Cost Leadership:

For organizations focused on cost leadership, their competitive edge is providing the products at the lowest cost. Customers buy their product or service knowing they are paying as little as possible. Here, the success mantra is to increase profits by reducing input costs and charging lower prices while betting on volumes. Such businesses need people with general skills, with the ability to work efficiently and follow instructions well.

To ensure efficiency and low cost, such organizations must build detailed processes and have specific job descriptions aligned with such processes. There is little room for creativity and deviation from the well-defined efficient processes. Investing in a strong recruitment process will reduce the overall cost and ensure a higher retention rate. Similar to other operational processes, HR processes are well defined and efficient in such organizations as well. Automation and technology-driven selection process would be a popular practice in such organizations.  The job descriptions are very clear, and candidates are hired based on exact specifications. This recruitment process is geared to speed up the hiring process, where people can be replaced quickly and easily while keeping the cost low. The focus on selection is process efficiency and productivity rather than creativity.

Focus strategy:

Focus strategy is applicable when an organization is focused on a niche market. This could be differentiations focus or cost focus.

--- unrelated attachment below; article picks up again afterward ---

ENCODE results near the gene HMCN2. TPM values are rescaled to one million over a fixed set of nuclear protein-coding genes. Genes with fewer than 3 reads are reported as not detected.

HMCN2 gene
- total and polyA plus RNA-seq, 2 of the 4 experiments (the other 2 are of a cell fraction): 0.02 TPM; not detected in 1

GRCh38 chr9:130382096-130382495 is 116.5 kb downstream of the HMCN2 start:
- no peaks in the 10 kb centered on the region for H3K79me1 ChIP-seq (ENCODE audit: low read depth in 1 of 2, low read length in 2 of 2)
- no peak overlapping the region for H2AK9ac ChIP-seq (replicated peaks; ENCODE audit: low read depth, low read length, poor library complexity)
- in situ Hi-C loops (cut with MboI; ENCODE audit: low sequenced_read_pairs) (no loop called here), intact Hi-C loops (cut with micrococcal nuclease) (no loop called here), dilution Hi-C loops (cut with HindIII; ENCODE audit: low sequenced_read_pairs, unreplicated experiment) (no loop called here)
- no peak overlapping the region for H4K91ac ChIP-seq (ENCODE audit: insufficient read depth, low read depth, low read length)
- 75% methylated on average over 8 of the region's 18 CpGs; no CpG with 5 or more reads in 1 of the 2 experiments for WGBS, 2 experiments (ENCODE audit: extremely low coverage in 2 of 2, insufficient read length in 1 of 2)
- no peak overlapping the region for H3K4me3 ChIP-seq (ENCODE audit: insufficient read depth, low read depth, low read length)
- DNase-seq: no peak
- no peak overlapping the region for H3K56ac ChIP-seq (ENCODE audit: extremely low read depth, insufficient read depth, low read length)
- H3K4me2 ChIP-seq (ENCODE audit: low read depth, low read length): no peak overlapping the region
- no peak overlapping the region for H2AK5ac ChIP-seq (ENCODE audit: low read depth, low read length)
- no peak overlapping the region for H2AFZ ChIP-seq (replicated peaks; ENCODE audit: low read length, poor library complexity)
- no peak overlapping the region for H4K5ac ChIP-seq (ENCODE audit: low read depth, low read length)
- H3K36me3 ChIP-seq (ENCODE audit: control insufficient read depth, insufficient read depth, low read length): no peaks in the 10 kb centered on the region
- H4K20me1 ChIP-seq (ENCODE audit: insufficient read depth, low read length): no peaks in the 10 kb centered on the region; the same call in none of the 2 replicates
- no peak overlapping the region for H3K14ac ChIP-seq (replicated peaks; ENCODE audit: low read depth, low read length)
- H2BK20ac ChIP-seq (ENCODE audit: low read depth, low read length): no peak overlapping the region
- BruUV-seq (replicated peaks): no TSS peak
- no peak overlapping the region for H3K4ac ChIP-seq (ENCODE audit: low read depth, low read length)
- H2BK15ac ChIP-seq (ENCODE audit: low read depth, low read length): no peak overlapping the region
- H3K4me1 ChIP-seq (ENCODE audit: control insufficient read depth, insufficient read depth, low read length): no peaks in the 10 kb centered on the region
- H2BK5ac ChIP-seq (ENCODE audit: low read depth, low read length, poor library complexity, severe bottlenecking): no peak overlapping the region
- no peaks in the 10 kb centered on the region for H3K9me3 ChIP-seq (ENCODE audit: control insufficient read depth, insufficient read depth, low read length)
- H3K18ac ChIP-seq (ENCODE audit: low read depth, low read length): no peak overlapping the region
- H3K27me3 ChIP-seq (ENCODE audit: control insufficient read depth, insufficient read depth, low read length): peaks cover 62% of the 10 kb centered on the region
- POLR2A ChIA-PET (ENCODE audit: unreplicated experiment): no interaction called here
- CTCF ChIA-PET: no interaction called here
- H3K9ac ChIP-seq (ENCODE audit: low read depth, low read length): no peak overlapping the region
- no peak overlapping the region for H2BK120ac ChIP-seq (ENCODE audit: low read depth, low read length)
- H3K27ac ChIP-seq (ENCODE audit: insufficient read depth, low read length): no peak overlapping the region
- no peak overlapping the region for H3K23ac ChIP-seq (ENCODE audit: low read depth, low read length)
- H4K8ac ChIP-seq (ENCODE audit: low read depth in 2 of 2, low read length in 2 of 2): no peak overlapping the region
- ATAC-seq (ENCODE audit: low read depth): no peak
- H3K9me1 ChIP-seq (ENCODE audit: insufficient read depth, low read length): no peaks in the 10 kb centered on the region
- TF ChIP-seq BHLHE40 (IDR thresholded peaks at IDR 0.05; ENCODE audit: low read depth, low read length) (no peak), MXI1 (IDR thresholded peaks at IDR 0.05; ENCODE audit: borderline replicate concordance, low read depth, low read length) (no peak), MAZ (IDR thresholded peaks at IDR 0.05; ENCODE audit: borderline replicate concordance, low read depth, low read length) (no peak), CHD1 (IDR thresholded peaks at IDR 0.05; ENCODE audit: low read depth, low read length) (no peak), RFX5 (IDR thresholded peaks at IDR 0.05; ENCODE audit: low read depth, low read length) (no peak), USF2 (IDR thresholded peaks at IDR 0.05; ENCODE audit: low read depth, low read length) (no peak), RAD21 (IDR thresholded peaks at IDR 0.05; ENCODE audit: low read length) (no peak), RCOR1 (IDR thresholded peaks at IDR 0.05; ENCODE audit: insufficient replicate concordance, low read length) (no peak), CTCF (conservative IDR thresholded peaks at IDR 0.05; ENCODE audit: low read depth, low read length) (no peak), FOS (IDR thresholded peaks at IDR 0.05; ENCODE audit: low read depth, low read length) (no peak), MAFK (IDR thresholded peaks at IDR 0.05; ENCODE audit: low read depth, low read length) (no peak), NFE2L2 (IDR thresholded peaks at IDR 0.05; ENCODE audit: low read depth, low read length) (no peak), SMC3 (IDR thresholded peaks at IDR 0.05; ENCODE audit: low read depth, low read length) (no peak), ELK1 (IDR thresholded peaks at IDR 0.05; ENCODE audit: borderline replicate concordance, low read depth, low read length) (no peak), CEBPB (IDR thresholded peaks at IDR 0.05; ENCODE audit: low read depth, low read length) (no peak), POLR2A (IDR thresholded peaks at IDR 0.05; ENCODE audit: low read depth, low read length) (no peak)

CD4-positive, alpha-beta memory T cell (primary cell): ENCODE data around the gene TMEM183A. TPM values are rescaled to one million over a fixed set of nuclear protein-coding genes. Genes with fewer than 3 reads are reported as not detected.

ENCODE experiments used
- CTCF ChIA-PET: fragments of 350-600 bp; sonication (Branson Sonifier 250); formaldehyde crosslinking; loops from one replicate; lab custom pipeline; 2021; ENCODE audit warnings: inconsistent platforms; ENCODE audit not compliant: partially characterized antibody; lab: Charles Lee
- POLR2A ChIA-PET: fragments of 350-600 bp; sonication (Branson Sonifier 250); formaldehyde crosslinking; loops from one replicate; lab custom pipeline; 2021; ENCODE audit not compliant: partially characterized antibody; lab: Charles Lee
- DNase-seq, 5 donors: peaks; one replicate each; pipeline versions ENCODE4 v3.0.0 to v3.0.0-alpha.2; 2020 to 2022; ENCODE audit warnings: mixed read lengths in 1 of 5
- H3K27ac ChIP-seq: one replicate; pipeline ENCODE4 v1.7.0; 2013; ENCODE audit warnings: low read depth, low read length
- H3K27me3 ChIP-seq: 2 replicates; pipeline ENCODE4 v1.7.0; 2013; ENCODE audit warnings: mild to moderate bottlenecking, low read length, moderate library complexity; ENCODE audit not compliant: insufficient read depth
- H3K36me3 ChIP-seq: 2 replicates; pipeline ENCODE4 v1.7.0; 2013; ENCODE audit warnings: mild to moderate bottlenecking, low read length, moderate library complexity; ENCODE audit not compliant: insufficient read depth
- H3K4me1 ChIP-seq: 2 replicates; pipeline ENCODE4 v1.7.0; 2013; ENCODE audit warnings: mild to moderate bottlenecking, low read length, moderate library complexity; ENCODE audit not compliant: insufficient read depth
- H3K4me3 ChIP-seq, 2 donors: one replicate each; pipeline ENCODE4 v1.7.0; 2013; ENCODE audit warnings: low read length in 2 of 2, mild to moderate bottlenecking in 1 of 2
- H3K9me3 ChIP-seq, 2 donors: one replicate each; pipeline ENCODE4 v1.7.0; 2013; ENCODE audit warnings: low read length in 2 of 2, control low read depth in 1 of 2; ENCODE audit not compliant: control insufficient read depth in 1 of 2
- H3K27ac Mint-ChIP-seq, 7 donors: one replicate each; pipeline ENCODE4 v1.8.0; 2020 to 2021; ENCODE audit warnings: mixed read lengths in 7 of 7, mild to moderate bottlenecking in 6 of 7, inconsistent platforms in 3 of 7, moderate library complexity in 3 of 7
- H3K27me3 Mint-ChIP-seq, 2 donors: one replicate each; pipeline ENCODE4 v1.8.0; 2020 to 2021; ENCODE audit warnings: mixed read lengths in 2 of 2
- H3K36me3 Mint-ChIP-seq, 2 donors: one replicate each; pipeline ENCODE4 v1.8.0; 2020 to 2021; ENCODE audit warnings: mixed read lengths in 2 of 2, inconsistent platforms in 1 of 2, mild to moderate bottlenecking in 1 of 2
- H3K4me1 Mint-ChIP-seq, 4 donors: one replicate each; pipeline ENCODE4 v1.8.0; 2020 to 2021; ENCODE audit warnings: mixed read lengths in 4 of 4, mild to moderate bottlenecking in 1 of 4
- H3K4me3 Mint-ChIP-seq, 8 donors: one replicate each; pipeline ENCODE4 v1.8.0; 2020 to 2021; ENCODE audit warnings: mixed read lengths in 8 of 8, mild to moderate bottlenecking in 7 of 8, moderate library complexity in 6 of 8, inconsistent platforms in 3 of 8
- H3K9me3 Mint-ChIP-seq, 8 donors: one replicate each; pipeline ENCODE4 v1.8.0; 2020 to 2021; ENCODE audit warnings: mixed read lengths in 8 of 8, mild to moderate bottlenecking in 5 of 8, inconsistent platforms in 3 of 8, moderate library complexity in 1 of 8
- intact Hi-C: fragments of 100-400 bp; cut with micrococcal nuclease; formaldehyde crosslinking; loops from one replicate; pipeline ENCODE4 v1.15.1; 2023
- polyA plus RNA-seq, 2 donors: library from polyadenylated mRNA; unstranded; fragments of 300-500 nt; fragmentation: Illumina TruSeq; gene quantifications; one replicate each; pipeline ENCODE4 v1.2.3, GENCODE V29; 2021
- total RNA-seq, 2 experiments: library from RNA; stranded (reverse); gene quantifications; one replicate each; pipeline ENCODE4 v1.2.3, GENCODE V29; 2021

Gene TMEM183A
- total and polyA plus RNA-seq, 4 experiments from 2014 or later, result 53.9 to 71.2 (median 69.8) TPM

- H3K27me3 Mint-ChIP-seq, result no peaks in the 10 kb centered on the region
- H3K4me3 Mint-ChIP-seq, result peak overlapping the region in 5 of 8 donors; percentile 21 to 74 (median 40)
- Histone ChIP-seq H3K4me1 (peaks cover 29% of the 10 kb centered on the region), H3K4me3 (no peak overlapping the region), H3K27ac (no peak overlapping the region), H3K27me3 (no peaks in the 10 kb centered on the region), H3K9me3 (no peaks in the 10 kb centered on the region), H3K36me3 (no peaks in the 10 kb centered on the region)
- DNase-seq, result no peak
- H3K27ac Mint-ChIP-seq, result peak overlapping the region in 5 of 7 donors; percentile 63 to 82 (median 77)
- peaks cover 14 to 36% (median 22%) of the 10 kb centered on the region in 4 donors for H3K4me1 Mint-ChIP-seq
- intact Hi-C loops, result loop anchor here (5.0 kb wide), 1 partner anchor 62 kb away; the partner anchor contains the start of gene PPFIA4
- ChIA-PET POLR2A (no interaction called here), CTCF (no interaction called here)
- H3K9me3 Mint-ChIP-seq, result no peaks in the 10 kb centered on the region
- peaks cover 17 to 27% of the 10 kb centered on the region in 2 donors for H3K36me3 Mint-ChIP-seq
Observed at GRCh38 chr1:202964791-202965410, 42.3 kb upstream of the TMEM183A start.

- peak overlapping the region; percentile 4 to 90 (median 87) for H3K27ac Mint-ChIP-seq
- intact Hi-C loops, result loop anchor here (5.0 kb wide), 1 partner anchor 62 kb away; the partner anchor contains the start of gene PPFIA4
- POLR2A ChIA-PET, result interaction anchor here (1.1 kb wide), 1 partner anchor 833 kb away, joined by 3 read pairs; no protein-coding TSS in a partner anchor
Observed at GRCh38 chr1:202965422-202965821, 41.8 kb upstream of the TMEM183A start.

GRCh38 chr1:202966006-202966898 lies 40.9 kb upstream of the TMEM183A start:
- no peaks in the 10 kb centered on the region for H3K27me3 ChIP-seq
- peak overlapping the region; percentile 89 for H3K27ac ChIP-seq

An organization that uses focus strategy pursues a particular ‘niche’ market, by offering niche products and services. It could develop a differentiation focus strategy by offering exclusive products serving a market that values such exclusive products. Or it could develop a cost focus strategy by focusing on a niche customer base with low-cost products. They build good brand loyalty because they are focused on specific markets, serving specific customers.

These organizations must hire people who are observant of the market trends, industry, and matters that drive the business.

The recruitment practices will focus on a great understanding of the niche market they are concentrating on and must be flexible enough to get the right talent but robust enough to be able to manage the turnaround quickly, to keep high-quality customer service. The talent pool may be smaller for these organizations as understanding the market is more essential than an organization with a broad audience.